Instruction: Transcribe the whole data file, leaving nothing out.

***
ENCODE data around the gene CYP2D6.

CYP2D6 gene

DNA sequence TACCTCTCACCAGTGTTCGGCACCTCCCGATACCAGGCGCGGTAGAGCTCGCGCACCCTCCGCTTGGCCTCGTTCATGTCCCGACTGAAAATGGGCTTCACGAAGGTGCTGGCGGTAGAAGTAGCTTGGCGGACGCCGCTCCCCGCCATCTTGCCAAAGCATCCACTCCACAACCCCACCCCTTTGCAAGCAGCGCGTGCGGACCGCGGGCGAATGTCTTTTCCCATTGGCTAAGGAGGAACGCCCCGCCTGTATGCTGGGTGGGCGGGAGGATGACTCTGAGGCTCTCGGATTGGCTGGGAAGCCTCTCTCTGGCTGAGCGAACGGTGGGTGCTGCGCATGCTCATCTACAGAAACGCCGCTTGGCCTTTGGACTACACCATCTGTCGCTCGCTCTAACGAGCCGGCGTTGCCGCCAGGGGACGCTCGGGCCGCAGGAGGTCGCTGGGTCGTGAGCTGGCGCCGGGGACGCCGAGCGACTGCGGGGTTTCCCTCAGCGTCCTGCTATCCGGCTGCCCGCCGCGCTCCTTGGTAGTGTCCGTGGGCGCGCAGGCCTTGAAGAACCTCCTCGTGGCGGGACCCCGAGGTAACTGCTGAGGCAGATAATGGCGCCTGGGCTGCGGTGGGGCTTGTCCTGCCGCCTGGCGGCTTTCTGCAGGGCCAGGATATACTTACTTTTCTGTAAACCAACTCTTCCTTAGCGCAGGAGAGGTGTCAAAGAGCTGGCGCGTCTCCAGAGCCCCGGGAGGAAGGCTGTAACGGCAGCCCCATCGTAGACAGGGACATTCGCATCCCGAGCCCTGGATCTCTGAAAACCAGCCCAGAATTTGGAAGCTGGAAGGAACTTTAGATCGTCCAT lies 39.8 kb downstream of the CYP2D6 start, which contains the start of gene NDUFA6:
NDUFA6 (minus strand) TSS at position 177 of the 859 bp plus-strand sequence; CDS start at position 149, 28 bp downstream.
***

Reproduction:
ENCODE data around the gene CYP2D6.

CYP2D6 gene

DNA sequence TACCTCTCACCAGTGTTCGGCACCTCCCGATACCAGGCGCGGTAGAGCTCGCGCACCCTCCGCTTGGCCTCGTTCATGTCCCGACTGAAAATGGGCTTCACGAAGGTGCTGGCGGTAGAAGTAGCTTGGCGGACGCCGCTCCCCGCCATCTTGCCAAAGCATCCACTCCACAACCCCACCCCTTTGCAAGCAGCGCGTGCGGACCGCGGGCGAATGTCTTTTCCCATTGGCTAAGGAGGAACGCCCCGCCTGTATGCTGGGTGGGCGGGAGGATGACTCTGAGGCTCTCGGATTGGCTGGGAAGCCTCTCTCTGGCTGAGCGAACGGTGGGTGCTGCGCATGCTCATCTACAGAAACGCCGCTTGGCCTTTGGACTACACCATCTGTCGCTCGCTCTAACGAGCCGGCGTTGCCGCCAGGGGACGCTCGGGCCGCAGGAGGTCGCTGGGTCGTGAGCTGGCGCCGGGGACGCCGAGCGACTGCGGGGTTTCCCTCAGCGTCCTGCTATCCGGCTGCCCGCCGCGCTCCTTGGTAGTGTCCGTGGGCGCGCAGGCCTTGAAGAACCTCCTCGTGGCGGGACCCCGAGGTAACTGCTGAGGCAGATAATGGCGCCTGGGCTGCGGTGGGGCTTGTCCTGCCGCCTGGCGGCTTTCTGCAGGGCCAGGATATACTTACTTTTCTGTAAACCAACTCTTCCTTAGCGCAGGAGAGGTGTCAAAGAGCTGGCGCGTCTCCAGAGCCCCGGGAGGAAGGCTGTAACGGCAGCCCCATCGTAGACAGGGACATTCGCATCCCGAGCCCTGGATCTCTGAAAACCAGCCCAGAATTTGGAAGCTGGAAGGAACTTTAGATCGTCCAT lies 39.8 kb downstream of the CYP2D6 start, which contains the start of gene NDUFA6:
NDUFA6 (minus strand) TSS at position 177 of the 859 bp plus-strand sequence; CDS start at position 149, 28 bp downstream.